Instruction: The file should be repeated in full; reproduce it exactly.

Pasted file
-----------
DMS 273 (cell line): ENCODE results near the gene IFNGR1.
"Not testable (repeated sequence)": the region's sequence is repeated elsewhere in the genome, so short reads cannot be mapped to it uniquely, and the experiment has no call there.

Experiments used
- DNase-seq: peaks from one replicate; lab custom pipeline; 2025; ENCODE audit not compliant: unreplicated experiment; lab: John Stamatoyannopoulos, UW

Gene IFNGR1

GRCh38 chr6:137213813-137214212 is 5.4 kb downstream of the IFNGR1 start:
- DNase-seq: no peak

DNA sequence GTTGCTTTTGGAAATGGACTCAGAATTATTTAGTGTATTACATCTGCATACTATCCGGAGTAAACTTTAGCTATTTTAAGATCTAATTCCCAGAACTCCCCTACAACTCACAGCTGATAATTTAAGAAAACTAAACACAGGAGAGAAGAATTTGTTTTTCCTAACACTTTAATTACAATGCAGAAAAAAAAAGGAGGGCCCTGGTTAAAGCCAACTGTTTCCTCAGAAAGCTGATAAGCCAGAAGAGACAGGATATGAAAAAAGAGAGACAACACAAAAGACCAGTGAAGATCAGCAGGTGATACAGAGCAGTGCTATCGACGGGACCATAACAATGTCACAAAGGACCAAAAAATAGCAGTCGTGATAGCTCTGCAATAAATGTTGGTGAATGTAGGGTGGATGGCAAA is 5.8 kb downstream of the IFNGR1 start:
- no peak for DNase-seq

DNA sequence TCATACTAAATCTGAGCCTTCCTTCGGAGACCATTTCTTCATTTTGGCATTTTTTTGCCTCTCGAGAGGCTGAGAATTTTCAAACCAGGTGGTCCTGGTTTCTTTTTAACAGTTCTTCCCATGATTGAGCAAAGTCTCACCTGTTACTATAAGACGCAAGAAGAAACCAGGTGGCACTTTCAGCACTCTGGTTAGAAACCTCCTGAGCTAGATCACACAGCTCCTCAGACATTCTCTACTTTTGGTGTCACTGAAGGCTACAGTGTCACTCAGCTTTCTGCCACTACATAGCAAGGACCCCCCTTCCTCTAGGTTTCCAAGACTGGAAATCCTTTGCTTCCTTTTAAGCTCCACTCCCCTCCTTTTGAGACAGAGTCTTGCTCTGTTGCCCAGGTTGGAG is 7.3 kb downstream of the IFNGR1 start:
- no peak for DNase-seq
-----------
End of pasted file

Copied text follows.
DMS 273 (cell line): ENCODE results near the gene IFNGR1.
"Not testable (repeated sequence)": the region's sequence is repeated elsewhere in the genome, so short reads cannot be mapped to it uniquely, and the experiment has no call there.

Experiments used
- DNase-seq: peaks from one replicate; lab custom pipeline; 2025; ENCODE audit not compliant: unreplicated experiment; lab: John Stamatoyannopoulos, UW

Gene IFNGR1

GRCh38 chr6:137213813-137214212 is 5.4 kb downstream of the IFNGR1 start:
- DNase-seq: no peak

DNA sequence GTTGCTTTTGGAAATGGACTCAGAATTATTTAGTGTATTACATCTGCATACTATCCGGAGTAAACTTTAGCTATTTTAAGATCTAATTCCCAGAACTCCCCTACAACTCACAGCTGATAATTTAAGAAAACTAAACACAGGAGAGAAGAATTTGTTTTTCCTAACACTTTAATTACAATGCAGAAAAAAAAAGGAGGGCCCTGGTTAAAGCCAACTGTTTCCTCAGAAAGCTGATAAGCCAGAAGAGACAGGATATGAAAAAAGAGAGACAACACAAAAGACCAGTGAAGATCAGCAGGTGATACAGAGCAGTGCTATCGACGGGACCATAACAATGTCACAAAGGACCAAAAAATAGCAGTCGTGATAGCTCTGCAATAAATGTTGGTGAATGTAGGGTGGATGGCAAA is 5.8 kb downstream of the IFNGR1 start:
- no peak for DNase-seq

DNA sequence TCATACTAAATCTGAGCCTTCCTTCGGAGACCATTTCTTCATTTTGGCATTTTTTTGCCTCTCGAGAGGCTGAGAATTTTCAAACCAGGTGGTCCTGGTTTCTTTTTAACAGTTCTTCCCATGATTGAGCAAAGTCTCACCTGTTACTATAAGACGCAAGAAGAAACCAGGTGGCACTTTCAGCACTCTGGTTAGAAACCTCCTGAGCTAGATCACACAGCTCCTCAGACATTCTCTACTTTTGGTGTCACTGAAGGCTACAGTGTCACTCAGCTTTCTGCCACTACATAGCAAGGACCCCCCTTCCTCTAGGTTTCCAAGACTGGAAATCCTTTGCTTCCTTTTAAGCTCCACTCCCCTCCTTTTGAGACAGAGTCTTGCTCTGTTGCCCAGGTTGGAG is 7.3 kb downstream of the IFNGR1 start:
- no peak for DNase-seq